An experiment to re-use medicines which have been left over by giving them to other patients has saved €600,000 so far, news website Nu.nl has reported.
The anti-cancer drugs were given to other patients after a full quality control in trials run by Radboud University’s teaching hospital Radboudumc.
Researcher Charlotte Bekker told broadcaster NOS that medicine to the value of €100 million is thrown away every year – often in ordinary waste or flushed down toilets.
Often medicines are over-prescribed, but patients may also have drugs left because their treatment has changed or because they have suffered side effects. Medicine may also be left over if a patient dies.
Medicine can currently only be reused under strict conditions. Drugs which have been at patients’ homes, for example, have to be destroyed because they may have been kept in places which are too warm or too cold. Packages which have been opened must also be thrown away.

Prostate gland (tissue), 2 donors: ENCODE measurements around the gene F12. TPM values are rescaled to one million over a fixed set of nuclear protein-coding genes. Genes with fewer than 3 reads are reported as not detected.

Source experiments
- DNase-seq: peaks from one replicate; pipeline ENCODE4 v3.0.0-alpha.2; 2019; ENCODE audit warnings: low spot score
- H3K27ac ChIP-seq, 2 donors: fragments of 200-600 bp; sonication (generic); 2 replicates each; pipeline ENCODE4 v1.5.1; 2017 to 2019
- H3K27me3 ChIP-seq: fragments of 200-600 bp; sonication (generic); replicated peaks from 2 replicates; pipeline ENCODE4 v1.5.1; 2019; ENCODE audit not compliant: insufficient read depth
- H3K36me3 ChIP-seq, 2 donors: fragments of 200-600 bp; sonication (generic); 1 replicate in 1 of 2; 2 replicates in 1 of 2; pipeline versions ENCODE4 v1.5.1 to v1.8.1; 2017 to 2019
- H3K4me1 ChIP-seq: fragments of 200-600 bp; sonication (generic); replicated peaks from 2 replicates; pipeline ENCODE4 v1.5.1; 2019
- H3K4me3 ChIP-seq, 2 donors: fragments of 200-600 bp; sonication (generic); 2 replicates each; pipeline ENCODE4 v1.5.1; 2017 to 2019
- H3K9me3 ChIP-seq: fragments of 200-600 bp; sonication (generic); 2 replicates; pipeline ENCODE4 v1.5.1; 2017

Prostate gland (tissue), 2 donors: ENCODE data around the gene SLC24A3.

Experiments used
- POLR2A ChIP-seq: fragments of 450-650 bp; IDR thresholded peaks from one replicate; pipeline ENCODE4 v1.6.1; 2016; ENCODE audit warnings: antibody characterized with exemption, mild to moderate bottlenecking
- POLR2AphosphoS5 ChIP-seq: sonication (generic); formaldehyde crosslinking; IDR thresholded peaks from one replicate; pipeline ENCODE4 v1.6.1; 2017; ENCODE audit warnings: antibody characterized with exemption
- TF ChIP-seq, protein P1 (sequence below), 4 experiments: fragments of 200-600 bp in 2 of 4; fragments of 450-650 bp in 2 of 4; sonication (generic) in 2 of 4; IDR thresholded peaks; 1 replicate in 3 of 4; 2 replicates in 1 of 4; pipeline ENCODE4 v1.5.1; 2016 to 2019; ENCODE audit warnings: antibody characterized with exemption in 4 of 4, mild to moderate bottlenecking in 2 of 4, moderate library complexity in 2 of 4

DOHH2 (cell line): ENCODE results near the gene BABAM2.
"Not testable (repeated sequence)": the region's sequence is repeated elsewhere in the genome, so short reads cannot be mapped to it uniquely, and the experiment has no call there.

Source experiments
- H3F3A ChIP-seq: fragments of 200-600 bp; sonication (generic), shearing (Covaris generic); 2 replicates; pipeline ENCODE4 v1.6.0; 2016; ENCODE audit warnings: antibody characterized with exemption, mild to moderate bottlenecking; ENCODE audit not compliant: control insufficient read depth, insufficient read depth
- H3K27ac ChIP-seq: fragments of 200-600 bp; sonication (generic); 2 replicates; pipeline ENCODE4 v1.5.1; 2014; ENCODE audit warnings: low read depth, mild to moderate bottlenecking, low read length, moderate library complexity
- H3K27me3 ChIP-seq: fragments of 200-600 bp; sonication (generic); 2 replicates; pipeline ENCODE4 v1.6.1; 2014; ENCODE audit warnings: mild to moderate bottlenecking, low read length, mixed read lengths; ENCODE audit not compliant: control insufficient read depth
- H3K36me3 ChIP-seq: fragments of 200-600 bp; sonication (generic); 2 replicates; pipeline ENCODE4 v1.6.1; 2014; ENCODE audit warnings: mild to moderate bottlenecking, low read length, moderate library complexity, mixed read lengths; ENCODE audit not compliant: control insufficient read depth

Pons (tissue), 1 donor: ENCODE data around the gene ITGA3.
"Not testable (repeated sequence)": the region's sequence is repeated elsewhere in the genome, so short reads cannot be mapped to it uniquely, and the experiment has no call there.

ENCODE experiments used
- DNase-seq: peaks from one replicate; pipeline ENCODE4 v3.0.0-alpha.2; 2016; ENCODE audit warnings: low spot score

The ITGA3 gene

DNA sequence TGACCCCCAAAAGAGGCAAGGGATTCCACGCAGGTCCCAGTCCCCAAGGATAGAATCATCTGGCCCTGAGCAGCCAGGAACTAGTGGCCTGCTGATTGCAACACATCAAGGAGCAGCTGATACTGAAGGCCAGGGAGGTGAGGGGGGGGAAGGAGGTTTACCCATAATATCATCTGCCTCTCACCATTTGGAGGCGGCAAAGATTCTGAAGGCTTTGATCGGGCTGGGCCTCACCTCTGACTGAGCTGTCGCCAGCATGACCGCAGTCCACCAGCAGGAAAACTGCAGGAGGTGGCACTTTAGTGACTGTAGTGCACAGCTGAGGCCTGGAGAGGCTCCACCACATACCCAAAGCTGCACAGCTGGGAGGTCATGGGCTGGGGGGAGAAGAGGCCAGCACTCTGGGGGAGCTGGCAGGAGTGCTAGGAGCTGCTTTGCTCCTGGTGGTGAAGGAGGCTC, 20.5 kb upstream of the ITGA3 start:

The trial involves using a special seal which shows if the package has been opened and a chip which measures the temperature it has been stored at. The trial also focuses on expensive drugs, costing at least €100 per packet.
Once pharmacists have assessed if the drugs are still safe, they can then be given to other patients who have been proscribed the same medicine.
The experiment, which is still ongoing, involves around 1,000 cancer patients at four hospitals in the Netherlands. It is due to be completed next year but the results are very promising, Bekker said.
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